Empirical experience indicates that as an approach in psychotherapy Gestalt is especially beneficial in the outreach-therapy, that is aimed at reaching out to a patient, establishing the first contact and building basic trust between him and the therapist in order to maintain future communication. Outreach practice is widely implemented into social work, because it created a bridge between closed and marginalized groups and the whole society, where therapist serves as communicator and the brokerIn Gestalt approach to outreach therapy the patient never reflects his past experiences, as it is in psychoanalysis, that examines patient’s traumas from his or her life history. Instead, the therapist acts as an interviewer and a guide and aims at figuring out current concerns of the patient observing the way he visualizes reality. This approach is rather experimental but extremely productive, particularly when the patient is not good at describing his feelings or is unable to talk about his past due to mistrust to the therapist or general unwillingness to remember and analyze memories. A vivid example of the application of Gestalt therapy is social work with homeless children, who are reluctant to contact with social workers and are greatly traumatized by their life experience. The main technique of such approach is creative adaptation that provides the patient to voice his feelings using his imagination and creativity, thus depicting it through visual metaphoric images: pictures, letters, crafts, presentations. Another practice is externalization – a way of distancing the patient from his problem and metaphorically separating him from it, for example, by asking him to prescribe characteristics of a human being or a physical creature to the problem, or to implement “an empty chair” where the embodiment of the issue could “seat” (Pavlovsky, 2009).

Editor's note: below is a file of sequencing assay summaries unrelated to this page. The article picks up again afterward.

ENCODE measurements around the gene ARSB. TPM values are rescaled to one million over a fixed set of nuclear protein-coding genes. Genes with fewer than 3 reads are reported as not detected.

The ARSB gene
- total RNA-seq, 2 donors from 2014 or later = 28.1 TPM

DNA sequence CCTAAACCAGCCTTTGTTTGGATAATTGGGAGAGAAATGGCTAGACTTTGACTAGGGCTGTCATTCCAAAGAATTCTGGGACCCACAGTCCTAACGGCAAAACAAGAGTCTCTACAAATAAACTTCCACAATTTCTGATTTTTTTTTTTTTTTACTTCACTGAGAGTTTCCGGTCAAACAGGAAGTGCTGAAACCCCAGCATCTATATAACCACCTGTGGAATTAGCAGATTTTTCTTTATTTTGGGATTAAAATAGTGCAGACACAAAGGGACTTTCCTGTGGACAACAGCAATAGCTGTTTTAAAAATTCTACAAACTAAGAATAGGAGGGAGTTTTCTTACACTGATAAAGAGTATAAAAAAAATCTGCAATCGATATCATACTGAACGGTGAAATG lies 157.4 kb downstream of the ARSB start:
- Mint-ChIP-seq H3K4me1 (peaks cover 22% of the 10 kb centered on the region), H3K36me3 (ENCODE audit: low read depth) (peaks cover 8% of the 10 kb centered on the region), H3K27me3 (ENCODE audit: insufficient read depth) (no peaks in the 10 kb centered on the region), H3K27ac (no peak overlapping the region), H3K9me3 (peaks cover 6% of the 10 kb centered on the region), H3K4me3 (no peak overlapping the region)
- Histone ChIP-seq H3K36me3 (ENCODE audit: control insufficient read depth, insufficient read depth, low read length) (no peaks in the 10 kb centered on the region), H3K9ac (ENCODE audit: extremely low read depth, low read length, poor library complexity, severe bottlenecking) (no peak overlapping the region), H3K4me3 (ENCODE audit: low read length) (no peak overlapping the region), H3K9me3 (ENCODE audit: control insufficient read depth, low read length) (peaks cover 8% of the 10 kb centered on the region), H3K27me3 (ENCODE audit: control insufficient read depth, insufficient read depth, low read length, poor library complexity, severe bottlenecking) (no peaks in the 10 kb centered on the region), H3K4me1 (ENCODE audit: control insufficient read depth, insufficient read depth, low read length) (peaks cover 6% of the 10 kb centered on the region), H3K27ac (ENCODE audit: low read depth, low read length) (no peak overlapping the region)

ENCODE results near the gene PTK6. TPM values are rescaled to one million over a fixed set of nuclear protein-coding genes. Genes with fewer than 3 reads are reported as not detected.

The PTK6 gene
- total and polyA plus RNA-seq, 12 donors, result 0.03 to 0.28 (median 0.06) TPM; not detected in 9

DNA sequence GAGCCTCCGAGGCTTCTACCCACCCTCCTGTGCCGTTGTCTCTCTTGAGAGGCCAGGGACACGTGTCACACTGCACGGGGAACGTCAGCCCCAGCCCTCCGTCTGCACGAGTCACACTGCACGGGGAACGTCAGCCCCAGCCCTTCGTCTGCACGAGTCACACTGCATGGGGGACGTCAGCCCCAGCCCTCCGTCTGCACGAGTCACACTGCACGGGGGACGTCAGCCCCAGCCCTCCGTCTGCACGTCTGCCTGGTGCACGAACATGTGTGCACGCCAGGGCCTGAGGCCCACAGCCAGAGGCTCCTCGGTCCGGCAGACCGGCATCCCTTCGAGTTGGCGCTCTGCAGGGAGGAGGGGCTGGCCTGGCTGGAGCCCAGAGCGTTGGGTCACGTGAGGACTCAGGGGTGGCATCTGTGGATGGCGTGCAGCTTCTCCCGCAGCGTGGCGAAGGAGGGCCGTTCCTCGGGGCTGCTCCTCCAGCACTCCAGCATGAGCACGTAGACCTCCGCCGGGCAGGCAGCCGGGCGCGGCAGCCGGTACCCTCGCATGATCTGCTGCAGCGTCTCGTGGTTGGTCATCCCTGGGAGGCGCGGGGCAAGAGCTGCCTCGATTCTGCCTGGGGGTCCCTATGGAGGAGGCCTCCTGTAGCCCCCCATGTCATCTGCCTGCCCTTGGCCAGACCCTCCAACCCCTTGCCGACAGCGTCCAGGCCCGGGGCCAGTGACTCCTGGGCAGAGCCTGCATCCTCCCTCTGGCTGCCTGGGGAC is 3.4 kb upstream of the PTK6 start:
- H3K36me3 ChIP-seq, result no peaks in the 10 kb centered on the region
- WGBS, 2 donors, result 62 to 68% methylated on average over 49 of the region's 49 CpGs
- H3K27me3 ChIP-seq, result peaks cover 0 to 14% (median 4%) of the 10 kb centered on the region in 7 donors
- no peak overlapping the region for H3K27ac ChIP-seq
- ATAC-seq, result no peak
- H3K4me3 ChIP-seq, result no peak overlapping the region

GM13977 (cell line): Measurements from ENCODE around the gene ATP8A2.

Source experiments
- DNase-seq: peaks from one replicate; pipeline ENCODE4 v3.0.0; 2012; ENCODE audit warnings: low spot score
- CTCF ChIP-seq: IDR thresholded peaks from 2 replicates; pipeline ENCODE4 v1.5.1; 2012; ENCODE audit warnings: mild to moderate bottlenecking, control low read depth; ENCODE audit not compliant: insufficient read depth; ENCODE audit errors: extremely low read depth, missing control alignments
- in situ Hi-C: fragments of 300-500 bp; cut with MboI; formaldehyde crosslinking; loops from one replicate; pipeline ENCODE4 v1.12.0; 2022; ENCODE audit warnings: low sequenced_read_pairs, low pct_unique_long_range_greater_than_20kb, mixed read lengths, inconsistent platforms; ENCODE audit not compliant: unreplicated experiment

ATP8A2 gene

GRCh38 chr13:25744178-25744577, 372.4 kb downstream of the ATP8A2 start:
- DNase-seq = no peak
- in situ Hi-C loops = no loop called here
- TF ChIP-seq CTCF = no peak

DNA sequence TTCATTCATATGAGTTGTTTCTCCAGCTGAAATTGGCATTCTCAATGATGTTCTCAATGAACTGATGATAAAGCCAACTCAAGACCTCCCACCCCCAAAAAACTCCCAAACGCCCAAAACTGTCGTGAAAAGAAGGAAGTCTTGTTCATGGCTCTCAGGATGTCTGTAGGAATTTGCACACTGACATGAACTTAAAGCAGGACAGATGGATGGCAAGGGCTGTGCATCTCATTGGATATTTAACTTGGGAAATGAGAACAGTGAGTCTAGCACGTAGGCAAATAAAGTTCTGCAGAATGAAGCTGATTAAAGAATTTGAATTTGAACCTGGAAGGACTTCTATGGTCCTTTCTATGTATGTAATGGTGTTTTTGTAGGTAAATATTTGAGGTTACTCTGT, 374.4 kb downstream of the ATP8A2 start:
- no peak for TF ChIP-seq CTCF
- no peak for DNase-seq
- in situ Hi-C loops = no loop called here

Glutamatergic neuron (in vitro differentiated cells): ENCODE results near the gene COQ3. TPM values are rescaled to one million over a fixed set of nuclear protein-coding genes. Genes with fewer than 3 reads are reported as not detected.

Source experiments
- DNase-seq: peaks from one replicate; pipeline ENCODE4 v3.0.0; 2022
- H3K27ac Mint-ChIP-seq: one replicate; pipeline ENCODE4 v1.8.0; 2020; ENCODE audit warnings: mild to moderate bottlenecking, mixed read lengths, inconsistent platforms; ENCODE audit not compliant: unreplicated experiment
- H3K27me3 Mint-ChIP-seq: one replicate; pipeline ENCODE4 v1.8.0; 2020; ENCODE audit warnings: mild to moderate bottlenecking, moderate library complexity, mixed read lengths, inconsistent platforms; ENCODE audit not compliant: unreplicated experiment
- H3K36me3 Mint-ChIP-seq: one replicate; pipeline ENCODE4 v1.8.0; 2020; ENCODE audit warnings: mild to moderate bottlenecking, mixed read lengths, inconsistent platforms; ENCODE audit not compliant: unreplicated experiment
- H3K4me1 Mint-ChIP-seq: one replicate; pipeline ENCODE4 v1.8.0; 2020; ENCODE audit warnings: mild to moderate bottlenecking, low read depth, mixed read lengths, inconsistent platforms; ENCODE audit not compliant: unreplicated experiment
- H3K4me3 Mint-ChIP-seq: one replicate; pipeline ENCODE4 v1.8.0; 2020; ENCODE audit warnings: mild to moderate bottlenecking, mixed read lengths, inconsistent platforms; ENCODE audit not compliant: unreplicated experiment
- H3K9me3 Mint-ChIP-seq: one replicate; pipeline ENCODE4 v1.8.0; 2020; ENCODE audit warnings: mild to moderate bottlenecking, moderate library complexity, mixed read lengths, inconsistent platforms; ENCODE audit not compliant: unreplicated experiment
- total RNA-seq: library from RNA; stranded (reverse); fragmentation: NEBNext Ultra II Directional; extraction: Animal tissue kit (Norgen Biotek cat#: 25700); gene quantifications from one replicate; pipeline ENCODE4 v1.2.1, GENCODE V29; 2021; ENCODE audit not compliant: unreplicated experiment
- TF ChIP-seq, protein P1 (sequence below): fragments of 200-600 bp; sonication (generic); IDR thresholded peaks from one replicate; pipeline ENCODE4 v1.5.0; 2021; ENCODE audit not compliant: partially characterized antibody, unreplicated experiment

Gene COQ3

Serge and Anne Ginger in their monography “The Gestalt – therapy of contact” suggest that the main advantages of this therapy is the absence of pressure from the therapist and creative representation of the patient that helps him to boost his mental activity and resolve the issues concerning him not with the help of the therapist but under his observation. Political scientists can benefit from this peculiarity by implementing it into the practice of data collection, for example, focus groups, public opinion polls, interviews, trainings and discussions – both “face-to-face” and with the larger number of people or respondents (Ginger S., Ginger A., 1999). Thus, Gestalt therapy techniques might enrich existent sociological practices that are primal to political marketing and campaigning, laying the ground for potential voters to voice their needs freely and willingly, which would facilitate elaborating elections campaigns to make them more likely fit in with their expectations.